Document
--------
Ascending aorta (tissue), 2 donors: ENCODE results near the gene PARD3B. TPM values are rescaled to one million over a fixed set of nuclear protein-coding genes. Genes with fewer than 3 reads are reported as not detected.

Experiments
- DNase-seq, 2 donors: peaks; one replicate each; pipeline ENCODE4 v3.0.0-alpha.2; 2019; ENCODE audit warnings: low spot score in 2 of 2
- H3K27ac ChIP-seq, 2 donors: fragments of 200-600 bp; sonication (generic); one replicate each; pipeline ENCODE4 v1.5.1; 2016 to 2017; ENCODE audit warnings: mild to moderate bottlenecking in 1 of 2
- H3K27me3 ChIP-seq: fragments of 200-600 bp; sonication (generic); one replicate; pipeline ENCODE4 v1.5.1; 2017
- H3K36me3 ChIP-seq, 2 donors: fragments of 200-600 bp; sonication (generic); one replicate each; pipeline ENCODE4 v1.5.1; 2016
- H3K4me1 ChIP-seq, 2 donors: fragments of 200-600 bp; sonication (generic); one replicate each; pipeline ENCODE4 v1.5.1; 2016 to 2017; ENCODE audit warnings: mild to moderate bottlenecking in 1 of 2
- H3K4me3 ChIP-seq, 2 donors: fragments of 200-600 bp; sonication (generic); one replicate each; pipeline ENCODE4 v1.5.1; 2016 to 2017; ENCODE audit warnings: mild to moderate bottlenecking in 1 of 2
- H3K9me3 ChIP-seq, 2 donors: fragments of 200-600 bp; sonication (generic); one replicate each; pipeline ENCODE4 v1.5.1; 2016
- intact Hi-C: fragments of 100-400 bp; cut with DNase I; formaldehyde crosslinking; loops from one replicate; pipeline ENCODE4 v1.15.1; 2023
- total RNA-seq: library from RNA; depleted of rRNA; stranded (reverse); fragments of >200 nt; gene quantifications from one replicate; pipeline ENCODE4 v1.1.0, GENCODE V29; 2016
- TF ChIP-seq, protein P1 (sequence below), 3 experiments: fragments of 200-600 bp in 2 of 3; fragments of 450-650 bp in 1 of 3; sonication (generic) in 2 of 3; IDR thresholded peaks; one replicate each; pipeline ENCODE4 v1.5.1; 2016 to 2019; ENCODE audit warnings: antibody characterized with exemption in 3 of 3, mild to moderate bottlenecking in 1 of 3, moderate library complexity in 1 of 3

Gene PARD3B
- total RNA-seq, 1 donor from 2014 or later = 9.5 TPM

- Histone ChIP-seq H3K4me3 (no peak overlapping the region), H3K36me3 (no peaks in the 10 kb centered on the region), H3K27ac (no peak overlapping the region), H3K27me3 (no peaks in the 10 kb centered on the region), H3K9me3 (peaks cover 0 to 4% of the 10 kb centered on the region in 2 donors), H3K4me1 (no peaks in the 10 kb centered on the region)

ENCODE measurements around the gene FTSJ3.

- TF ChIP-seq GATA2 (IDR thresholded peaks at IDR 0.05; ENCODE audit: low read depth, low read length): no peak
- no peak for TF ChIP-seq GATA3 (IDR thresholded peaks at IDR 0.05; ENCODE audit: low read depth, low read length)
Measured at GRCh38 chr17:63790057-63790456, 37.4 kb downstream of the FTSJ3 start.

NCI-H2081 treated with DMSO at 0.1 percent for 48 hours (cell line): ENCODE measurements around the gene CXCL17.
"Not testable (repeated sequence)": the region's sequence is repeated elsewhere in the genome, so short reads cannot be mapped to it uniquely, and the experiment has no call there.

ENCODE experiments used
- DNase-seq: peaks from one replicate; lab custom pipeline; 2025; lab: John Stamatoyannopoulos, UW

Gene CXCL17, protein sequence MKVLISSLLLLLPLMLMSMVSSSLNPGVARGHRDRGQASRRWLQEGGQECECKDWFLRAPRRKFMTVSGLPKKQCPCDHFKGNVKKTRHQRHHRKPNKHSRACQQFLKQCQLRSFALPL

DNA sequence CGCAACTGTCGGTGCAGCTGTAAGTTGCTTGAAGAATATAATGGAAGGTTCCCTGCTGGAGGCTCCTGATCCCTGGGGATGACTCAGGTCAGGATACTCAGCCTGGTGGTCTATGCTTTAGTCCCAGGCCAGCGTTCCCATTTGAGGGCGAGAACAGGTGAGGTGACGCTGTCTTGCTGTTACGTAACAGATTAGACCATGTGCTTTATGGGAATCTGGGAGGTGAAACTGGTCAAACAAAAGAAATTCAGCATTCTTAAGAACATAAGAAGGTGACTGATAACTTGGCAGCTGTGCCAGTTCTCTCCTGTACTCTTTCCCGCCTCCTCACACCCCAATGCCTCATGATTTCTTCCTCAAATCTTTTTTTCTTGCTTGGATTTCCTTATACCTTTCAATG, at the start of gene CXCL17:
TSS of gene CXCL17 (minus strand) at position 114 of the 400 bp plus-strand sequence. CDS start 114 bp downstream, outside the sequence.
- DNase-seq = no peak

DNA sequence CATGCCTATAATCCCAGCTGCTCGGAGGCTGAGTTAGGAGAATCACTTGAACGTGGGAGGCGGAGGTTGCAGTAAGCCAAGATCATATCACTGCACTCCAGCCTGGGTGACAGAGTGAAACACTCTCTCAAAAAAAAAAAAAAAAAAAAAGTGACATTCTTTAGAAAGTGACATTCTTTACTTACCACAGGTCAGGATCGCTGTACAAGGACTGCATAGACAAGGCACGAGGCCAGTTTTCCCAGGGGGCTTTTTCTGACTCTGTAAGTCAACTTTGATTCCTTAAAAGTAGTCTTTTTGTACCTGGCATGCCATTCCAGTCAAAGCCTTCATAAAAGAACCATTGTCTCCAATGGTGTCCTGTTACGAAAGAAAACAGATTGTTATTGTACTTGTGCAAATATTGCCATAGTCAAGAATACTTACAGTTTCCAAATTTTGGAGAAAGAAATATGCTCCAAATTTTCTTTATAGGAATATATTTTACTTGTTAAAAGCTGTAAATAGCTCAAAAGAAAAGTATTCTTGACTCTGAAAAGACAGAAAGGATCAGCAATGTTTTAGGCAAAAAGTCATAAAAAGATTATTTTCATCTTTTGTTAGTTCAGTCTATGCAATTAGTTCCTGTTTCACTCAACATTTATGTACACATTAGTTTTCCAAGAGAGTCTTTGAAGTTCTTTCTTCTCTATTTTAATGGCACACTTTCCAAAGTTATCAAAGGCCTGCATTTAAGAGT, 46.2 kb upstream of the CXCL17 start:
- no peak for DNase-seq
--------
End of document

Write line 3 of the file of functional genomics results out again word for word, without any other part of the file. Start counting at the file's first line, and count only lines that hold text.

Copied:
- DNase-seq, 2 donors: peaks; one replicate each; pipeline ENCODE4 v3.0.0-alpha.2; 2019; ENCODE audit warnings: low spot score in 2 of 2